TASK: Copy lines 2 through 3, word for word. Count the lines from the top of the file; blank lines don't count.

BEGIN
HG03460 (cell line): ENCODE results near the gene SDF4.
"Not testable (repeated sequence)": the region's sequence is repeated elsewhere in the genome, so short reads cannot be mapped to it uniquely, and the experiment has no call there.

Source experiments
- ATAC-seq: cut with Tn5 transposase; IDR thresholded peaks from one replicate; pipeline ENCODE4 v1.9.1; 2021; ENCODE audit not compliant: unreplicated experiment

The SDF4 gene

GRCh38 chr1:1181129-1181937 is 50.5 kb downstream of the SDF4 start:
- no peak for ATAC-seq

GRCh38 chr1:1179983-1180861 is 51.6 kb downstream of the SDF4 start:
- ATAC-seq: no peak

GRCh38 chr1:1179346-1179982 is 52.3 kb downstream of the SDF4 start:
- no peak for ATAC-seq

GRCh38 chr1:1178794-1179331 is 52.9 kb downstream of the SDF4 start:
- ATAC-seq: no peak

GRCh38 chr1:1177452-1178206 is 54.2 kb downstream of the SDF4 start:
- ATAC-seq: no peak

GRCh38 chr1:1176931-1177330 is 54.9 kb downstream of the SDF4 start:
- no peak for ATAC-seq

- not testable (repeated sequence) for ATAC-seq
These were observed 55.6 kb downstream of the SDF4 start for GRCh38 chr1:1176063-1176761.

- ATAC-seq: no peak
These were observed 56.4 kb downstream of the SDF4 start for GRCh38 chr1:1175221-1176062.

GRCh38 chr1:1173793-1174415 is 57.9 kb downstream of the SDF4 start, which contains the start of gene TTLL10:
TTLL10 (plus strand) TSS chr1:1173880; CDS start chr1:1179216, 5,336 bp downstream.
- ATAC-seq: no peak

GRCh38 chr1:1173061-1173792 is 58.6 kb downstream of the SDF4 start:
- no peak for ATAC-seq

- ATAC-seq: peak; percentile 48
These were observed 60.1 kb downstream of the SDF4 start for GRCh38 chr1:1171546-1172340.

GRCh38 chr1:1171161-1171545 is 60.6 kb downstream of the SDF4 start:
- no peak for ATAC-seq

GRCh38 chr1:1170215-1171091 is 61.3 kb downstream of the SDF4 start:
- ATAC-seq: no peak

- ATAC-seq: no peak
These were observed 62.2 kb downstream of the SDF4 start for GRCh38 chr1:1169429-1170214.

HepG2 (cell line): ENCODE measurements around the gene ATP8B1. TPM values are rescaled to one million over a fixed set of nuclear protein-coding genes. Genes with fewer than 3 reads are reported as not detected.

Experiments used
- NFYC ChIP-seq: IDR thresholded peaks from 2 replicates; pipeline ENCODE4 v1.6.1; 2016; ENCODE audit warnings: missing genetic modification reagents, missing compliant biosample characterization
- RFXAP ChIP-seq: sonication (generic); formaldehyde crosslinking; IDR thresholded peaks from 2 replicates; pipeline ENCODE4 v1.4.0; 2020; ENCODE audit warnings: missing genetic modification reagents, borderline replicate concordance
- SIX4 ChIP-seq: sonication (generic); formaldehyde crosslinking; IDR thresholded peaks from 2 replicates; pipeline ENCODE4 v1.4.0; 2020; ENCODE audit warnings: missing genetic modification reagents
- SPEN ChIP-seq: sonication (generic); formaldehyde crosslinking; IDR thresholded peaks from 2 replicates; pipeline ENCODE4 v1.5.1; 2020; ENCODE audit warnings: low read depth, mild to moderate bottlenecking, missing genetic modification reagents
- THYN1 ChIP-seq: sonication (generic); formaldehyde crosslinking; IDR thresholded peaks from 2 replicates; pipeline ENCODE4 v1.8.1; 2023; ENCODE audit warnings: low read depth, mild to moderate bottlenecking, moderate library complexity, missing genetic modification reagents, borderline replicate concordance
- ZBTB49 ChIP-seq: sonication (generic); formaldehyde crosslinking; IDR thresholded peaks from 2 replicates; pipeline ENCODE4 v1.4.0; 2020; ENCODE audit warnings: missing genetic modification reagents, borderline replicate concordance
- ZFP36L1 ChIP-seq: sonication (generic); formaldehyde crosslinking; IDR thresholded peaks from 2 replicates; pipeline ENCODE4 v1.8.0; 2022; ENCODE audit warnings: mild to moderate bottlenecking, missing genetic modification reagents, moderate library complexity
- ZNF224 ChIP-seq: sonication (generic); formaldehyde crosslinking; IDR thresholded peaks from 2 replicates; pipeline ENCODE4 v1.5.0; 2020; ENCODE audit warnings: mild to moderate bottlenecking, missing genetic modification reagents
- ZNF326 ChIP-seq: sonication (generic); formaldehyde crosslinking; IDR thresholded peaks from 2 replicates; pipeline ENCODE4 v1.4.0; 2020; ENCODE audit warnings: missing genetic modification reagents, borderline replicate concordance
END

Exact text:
"Not testable (repeated sequence)": the region's sequence is repeated elsewhere in the genome, so short reads cannot be mapped to it uniquely, and the experiment has no call there.

Source experiments